Runoff containing the nutrient phosphorus from fertilizer use is a big contributor to algal blooms and the resulting oxygen depletion in many lakes, rivers and streams. As a result, some states and communities have passed restrictions on the use of phosphorus-containing fertilizers. Minnesota, for example, now restricts their use on turf (but not agricultural or general garden use), with exceptions for soils that are shown to be deficient with a soil test, for the first year turf is being established and certain golf course uses.
Recently, scientists at the University of Minnesota conducted research on the impact phosphorus fertilization of home lawns has on water quality and turf quality. They confirmed that applying phosphorus to turf when a soil test shows there is no deficiency has no benefit to an established lawn. They did determine that there is a benefit to applying a phosphorus-containing fertilizer according to State Extension Service recommendations the first year following seeding or sodding and that, as long as recommended amounts weren't exceeded, water quality wasn't affected. They also found that, even if soil deficiency warranted applying phosphorus, late fall applications were of no benefit and were much more likely to run off into waterways.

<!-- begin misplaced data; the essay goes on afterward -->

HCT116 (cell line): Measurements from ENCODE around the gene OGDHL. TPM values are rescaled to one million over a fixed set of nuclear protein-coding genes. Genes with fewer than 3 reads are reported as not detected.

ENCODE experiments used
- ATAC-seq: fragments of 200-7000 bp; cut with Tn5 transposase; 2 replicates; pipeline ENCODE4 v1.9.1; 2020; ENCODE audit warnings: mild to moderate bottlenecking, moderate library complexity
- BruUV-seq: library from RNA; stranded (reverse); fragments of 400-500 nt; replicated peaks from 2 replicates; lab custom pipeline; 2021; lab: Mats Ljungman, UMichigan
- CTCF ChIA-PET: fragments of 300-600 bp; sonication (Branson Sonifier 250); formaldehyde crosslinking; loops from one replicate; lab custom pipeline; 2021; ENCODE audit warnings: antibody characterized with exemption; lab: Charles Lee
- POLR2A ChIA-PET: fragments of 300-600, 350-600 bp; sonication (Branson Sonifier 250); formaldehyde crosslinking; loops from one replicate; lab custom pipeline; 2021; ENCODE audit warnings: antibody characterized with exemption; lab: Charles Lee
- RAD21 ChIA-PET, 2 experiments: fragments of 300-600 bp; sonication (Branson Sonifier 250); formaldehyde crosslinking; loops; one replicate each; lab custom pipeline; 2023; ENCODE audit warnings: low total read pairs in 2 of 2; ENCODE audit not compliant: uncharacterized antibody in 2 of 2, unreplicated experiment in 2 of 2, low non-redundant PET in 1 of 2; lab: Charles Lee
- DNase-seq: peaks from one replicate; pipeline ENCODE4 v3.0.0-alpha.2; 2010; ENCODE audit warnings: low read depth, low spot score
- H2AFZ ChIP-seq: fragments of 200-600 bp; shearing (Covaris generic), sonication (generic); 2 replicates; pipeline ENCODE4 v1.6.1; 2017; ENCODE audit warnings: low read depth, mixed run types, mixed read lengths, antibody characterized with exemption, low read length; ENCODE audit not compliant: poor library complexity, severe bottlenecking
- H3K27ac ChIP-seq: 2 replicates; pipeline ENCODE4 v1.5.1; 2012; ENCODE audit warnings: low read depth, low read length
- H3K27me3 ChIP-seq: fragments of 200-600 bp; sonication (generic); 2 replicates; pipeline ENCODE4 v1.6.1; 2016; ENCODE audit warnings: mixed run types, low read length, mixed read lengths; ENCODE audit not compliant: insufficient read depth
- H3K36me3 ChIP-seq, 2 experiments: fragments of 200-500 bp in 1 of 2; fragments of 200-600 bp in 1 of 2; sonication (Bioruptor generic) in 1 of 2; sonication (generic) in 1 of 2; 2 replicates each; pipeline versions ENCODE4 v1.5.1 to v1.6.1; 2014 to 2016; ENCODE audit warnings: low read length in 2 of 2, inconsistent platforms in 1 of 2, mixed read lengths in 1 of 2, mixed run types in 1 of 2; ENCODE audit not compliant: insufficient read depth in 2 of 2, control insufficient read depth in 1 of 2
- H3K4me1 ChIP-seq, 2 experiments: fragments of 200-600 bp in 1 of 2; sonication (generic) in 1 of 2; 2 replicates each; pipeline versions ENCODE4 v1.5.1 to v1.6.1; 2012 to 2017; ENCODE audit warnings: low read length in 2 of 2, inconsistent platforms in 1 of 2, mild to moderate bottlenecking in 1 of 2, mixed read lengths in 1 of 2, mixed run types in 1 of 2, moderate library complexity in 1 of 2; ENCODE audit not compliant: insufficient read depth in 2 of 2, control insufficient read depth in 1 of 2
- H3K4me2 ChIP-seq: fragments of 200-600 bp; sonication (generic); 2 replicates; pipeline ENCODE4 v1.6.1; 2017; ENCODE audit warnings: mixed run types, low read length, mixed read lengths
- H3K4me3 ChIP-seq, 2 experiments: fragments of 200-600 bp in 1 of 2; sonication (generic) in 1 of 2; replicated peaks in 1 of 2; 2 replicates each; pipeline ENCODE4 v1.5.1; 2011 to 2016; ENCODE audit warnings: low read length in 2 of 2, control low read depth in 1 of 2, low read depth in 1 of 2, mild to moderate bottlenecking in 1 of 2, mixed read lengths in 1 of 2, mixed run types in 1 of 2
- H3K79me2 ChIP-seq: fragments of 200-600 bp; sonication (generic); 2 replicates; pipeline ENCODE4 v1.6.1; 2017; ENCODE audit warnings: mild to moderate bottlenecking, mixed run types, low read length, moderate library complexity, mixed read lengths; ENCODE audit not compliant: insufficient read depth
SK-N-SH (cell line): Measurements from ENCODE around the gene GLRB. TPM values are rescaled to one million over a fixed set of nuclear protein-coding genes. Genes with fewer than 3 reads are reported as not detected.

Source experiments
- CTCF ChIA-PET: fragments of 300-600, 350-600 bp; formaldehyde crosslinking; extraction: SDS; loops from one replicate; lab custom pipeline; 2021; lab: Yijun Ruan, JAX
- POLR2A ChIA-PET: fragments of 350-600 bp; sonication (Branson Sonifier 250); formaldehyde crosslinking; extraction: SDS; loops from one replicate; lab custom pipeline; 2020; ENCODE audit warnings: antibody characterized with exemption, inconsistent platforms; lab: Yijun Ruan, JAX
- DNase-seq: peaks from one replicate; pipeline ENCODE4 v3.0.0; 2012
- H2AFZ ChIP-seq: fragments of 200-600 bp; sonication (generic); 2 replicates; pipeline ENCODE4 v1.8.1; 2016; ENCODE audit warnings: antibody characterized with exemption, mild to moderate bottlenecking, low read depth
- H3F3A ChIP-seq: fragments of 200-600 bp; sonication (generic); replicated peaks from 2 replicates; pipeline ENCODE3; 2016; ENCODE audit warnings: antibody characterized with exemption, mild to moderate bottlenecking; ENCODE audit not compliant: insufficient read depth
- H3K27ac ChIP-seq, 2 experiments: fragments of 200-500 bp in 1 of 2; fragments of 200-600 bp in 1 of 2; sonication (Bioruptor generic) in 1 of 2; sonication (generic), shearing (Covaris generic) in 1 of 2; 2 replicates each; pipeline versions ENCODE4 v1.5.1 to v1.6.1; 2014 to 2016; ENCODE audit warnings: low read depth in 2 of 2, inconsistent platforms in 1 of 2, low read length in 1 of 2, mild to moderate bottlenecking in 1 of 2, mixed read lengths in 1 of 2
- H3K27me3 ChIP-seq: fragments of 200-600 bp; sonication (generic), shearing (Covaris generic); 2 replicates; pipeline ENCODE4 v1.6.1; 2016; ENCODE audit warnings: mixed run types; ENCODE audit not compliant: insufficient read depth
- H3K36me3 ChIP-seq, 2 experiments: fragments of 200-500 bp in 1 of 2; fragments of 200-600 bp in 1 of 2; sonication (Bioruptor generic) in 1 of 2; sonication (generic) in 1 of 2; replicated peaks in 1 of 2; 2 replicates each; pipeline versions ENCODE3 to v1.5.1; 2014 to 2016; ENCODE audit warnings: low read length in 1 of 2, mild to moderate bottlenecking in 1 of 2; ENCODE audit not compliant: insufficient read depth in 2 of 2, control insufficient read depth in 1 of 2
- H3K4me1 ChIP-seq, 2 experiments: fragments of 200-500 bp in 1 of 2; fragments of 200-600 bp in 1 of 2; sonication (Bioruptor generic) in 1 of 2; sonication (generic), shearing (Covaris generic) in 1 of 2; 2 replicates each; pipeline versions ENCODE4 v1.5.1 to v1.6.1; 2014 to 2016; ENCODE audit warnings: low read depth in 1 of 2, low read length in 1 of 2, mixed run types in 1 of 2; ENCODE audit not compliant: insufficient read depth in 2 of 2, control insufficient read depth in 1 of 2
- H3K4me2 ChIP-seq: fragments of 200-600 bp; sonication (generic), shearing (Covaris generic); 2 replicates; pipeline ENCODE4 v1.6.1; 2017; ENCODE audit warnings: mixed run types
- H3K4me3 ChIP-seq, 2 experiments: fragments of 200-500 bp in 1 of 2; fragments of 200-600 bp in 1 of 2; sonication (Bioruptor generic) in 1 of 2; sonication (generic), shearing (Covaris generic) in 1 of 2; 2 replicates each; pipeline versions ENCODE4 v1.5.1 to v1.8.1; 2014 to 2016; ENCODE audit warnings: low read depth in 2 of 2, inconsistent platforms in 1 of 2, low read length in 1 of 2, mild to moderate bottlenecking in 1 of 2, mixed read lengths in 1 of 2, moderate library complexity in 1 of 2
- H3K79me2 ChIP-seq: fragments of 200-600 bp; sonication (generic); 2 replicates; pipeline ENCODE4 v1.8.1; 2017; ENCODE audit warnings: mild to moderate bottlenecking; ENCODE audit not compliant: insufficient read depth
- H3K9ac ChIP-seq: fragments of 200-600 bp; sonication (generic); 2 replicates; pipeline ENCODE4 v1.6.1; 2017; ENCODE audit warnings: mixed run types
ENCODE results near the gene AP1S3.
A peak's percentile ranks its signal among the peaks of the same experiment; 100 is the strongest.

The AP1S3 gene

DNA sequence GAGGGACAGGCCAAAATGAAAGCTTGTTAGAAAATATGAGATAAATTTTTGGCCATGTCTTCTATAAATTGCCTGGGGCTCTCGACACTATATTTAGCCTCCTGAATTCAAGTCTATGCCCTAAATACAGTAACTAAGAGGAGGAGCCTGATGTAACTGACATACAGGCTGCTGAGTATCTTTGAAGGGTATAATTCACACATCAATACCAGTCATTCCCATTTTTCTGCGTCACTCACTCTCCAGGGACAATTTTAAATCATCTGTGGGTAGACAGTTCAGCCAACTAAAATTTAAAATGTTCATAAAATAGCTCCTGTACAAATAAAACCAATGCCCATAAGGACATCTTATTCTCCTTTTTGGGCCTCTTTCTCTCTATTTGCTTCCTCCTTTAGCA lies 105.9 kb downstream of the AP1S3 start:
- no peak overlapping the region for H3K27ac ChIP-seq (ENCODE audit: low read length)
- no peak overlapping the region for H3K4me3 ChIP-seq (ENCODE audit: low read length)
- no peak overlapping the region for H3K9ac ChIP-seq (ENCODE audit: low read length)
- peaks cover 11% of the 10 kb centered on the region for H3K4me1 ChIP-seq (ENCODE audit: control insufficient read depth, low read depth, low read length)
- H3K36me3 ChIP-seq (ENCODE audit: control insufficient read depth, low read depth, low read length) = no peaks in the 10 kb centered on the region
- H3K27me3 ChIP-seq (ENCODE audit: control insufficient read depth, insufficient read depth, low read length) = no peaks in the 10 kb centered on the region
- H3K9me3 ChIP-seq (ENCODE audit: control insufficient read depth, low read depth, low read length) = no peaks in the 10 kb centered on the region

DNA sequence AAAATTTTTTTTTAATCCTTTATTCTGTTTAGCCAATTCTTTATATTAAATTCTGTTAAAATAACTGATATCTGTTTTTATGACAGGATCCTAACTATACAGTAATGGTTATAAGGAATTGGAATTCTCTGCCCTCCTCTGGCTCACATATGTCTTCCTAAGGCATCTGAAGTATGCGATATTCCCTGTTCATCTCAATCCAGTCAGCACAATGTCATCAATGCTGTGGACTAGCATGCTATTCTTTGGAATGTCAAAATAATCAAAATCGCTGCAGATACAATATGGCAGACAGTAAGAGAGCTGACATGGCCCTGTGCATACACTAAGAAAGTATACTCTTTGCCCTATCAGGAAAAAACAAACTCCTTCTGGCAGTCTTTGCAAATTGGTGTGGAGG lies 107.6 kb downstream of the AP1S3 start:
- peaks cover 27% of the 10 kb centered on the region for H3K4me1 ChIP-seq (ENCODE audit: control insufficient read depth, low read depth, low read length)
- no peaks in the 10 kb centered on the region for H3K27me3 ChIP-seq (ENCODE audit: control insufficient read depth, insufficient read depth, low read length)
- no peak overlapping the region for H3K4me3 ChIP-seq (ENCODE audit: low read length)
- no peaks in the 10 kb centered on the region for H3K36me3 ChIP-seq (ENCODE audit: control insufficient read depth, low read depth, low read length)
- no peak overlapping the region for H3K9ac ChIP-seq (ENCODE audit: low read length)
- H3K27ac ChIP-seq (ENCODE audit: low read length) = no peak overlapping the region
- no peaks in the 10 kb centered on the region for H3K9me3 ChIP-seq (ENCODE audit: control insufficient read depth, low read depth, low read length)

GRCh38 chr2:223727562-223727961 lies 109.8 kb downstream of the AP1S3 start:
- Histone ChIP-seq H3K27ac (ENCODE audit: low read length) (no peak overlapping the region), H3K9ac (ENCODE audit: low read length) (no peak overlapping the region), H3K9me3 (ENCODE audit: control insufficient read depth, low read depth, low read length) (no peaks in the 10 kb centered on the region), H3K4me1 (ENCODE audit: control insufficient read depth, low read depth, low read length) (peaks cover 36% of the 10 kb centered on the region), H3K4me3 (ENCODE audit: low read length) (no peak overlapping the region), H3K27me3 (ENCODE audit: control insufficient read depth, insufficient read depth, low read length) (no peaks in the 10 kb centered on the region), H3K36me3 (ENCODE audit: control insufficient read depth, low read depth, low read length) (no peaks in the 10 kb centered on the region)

One important finding from this research published in the Journal of Environmental Quality in 2010 was that, even if no phosphorus fertilizer was applied, the amount of phosphorus in the runoff increased as the vigor and quality of the grass declined. So keeping your lawn dense and healthy with appropriate lawn care practices helps not only your yard, but the environment as well.
Article published on June 14, 2010.